In 2020, waves of ransomware attacks crashed down on hospitals and other healthcare providers, peaking in the fall. School districts were walloped by attacks, and both businesses and local and state governments faced similar attacks at equally alarming rates.
Ransomware has been around for decades. It’s a well-known threat, but one that’s difficult to eradicate—something as simple as clicking a link or downloading a malicious attachment could give attackers the foothold they need.
After watching these attacks in 2020, experts say that the problem has escalated and that the ransomware forecast for 2021 looks dire. Attackers are growing bolder; they’ve begun to incorporate other types of extortion, such as blackmail, into their arsenals, by exfiltrating an organization’s data and then threatening to release it if the victim doesn’t pay an additional fee.
Most significantly, ransomware attackers have transitioned from a model in which they hit lots of individuals and accumulate many small payments to one in which they carefully plan attacks against a smaller group of large targets, from which they can demand massive ransoms.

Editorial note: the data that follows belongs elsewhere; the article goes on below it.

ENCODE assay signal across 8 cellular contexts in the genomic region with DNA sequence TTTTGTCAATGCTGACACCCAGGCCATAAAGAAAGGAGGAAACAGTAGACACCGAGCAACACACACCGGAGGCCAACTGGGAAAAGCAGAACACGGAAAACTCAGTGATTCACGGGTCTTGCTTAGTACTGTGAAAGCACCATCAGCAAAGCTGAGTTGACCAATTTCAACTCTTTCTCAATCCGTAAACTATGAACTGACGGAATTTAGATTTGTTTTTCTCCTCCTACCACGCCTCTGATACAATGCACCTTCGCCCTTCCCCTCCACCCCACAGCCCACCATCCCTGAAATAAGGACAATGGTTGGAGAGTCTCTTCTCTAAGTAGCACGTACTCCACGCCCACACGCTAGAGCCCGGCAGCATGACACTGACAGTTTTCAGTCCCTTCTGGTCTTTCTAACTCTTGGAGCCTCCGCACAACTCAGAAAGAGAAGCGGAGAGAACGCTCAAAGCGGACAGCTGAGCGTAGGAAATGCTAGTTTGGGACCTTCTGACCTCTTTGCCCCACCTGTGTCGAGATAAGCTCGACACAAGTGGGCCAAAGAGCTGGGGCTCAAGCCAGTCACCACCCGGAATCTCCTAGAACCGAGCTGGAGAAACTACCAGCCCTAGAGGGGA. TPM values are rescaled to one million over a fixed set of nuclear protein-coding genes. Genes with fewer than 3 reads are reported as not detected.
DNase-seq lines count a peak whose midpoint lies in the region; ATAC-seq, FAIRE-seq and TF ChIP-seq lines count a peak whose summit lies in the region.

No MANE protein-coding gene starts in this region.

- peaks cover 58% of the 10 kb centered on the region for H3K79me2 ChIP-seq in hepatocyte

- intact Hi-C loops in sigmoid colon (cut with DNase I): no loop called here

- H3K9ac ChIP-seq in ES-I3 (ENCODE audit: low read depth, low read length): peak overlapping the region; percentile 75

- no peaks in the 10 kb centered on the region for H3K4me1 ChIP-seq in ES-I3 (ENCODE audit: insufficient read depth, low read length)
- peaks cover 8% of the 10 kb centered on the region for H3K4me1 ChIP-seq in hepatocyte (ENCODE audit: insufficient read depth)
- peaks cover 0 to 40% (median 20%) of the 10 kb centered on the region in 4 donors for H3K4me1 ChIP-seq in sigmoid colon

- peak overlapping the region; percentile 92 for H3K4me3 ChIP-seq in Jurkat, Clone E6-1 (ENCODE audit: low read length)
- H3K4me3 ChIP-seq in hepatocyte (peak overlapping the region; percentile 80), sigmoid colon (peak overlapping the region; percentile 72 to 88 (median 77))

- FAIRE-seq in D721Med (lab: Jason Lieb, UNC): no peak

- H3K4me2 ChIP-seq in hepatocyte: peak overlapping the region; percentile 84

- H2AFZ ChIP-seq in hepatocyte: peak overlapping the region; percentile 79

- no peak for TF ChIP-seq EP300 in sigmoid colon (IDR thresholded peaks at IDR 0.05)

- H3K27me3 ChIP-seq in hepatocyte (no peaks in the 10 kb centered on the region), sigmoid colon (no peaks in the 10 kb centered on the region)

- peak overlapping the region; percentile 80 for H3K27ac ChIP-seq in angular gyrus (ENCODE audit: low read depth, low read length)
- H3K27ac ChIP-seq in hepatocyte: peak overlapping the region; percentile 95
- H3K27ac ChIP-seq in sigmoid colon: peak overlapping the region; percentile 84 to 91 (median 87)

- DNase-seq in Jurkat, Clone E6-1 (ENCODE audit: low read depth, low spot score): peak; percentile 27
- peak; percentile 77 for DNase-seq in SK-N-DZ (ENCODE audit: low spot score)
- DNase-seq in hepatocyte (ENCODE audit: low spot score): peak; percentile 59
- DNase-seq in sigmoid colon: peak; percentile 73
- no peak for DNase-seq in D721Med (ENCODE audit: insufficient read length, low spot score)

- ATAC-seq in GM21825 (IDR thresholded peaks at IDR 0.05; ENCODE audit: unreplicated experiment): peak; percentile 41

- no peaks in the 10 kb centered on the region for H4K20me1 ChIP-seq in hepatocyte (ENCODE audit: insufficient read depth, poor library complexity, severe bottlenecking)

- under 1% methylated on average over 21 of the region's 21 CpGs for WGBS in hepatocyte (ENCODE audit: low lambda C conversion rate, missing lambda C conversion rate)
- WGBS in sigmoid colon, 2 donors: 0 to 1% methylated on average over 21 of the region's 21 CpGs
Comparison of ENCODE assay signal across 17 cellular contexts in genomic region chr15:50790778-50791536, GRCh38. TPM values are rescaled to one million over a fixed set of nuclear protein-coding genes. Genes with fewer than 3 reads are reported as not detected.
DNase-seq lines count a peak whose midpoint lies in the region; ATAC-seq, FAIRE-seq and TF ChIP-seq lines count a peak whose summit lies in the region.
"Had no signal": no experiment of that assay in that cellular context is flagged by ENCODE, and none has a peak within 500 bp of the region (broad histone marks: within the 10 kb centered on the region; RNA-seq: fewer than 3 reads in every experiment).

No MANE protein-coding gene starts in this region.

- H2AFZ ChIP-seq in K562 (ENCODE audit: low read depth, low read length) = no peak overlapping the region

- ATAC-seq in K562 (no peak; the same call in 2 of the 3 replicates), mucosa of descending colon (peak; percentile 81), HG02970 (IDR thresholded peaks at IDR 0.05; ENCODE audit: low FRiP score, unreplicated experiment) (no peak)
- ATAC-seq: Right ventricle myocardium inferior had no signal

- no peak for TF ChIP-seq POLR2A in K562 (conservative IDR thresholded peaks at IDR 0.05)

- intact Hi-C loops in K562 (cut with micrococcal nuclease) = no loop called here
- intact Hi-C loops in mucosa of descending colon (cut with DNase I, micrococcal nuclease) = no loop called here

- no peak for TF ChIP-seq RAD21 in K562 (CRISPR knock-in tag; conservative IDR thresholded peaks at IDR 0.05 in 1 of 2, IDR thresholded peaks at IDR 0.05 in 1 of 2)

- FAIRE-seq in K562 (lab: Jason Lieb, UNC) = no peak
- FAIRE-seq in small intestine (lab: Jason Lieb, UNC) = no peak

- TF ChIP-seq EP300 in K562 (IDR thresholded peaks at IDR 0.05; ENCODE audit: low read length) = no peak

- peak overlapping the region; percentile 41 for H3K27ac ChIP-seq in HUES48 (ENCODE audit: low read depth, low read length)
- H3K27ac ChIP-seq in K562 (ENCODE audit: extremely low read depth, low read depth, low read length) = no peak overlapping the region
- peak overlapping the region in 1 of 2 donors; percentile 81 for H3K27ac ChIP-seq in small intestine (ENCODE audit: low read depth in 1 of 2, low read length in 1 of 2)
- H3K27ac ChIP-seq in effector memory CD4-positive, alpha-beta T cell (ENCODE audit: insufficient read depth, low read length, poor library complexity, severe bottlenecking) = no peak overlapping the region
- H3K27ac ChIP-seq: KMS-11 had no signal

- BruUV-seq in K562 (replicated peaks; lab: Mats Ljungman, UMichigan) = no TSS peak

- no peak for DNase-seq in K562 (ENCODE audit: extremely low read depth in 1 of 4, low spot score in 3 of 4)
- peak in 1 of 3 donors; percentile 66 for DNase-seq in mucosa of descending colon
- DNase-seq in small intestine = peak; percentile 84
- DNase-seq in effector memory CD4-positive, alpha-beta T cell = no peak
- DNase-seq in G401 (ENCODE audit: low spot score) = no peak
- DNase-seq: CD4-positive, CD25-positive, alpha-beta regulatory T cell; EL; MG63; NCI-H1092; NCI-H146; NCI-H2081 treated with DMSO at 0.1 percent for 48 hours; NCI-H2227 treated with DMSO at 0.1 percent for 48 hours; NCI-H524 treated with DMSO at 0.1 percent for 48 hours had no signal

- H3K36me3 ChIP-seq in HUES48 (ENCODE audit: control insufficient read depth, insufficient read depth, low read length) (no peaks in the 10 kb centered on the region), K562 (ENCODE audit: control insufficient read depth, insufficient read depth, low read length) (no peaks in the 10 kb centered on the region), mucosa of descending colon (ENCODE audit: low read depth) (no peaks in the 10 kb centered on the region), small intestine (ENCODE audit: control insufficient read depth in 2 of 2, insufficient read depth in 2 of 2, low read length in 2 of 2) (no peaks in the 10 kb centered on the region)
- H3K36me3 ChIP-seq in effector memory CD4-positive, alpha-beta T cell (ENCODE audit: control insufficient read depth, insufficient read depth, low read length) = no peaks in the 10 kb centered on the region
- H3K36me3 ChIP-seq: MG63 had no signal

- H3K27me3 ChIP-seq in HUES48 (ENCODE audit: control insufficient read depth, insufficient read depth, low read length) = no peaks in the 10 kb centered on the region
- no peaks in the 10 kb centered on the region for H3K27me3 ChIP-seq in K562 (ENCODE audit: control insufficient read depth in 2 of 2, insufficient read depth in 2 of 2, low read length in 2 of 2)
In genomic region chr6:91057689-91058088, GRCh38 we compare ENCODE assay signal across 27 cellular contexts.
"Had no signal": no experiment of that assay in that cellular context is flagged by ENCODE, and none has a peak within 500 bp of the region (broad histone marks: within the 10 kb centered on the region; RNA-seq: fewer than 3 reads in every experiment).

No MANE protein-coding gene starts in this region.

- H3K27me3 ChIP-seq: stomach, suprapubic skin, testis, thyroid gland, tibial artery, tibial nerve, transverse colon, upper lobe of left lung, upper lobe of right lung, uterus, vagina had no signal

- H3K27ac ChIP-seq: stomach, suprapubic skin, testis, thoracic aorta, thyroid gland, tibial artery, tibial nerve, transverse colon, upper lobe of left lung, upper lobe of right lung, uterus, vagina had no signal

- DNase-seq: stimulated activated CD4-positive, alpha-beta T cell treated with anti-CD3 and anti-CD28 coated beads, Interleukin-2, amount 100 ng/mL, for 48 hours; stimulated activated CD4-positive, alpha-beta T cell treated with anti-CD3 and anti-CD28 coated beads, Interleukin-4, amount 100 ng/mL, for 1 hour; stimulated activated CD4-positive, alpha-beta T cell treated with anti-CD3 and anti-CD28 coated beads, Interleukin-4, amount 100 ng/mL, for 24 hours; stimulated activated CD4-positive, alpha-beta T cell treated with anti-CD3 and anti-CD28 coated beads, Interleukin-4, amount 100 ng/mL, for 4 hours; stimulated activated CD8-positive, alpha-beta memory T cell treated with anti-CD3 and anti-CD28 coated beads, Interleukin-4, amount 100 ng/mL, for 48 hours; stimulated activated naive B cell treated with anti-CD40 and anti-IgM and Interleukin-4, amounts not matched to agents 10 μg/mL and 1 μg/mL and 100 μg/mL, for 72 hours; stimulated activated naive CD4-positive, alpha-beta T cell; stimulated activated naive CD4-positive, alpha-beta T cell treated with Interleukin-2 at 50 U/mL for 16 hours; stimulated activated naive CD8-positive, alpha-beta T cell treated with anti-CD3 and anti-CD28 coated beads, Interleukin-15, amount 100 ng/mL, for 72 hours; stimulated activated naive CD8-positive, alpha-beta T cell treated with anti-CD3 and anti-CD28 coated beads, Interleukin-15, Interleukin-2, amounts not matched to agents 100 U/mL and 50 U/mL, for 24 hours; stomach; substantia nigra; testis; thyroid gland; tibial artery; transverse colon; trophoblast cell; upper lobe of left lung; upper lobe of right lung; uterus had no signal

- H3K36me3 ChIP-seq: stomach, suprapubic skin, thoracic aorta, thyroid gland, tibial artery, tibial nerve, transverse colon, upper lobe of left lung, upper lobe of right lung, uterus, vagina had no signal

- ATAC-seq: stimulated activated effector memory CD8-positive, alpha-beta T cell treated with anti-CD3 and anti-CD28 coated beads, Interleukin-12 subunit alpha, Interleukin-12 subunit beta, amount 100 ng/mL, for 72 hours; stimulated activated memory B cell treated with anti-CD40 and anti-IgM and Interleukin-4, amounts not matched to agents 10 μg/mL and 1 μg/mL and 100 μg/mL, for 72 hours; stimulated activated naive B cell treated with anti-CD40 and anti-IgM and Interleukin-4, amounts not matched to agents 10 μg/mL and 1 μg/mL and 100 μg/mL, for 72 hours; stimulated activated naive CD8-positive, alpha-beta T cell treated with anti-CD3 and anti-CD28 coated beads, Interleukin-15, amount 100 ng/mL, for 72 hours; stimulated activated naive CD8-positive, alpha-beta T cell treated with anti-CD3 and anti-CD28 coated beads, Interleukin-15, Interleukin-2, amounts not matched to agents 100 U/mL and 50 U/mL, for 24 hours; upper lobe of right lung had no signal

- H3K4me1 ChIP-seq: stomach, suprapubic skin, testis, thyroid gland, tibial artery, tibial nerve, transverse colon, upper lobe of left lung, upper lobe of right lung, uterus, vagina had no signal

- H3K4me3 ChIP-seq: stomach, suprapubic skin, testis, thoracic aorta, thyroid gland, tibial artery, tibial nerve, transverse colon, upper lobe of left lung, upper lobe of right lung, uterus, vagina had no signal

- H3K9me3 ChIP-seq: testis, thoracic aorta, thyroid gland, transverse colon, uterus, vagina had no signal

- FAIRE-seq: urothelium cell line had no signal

Result? Antivirus firm Emsisoft found that the average requested fee increased from about
$5,000 in 2018 to about $200,000 last year.
Study these tips from leading professionals to make sure you don’t allow your employer to be held up for ransom:
Pay attention to basic security hygiene, creating strong and unique passwords. Never click an emailed link unless you’re 100% certain it is valid.
If your position involves the allocation of funds, whether at a corporate or department level, be extra vigilant; you are a prime target for ransomware artists.
Whether in emails, phone calls, or text messages, never allow yourself to be rushed into divulging sensitive personal or company data.